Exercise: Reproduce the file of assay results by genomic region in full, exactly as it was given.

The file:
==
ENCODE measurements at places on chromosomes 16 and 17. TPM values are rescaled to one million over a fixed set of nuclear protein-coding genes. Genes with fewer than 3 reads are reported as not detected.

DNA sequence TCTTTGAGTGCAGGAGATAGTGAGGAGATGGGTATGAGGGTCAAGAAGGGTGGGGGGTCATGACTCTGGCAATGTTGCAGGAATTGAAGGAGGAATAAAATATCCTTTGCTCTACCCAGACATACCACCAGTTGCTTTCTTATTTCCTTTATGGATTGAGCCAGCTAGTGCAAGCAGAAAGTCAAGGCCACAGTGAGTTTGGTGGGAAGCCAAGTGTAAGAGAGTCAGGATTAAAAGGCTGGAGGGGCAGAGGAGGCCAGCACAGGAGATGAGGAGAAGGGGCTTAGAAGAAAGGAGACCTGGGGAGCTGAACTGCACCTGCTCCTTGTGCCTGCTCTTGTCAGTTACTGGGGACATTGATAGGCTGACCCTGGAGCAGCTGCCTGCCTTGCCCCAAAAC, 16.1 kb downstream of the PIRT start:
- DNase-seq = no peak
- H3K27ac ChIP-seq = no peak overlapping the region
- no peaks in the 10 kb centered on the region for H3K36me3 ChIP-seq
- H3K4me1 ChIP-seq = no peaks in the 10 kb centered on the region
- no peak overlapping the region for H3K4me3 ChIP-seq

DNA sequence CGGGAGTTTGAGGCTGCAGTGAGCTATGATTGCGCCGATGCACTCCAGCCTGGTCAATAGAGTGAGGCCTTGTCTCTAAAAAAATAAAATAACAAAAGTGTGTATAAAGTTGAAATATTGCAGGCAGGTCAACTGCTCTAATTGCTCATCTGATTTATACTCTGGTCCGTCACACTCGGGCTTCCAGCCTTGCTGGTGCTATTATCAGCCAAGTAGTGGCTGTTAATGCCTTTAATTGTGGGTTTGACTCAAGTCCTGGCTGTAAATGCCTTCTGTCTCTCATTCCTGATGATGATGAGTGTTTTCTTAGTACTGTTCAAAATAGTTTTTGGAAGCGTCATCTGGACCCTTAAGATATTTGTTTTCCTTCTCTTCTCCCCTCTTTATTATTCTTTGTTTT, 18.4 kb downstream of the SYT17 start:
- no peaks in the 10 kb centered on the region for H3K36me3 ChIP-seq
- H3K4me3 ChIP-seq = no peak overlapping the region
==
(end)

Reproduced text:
ENCODE measurements at places on chromosomes 16 and 17. TPM values are rescaled to one million over a fixed set of nuclear protein-coding genes. Genes with fewer than 3 reads are reported as not detected.

DNA sequence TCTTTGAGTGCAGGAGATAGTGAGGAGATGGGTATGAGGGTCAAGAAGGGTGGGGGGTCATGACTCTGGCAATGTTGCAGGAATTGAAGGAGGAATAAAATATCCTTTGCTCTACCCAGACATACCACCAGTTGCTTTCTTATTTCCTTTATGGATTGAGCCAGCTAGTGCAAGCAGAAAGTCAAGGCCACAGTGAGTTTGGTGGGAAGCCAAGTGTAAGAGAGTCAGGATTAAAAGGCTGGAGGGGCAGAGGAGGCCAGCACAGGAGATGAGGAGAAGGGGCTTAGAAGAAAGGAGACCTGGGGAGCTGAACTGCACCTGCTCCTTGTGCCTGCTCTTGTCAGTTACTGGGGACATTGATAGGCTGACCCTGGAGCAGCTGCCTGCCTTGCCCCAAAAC, 16.1 kb downstream of the PIRT start:
- DNase-seq = no peak
- H3K27ac ChIP-seq = no peak overlapping the region
- no peaks in the 10 kb centered on the region for H3K36me3 ChIP-seq
- H3K4me1 ChIP-seq = no peaks in the 10 kb centered on the region
- no peak overlapping the region for H3K4me3 ChIP-seq

DNA sequence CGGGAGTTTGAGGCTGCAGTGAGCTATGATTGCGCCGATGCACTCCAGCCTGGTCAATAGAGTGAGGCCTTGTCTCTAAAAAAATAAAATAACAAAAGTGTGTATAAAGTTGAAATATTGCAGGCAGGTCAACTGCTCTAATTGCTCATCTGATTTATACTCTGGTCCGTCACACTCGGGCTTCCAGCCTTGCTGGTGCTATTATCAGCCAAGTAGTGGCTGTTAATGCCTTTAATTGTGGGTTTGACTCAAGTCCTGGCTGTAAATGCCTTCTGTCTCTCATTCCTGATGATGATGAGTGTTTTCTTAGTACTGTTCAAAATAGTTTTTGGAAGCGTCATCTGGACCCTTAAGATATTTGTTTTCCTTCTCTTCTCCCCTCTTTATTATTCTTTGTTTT, 18.4 kb downstream of the SYT17 start:
- no peaks in the 10 kb centered on the region for H3K36me3 ChIP-seq
- H3K4me3 ChIP-seq = no peak overlapping the region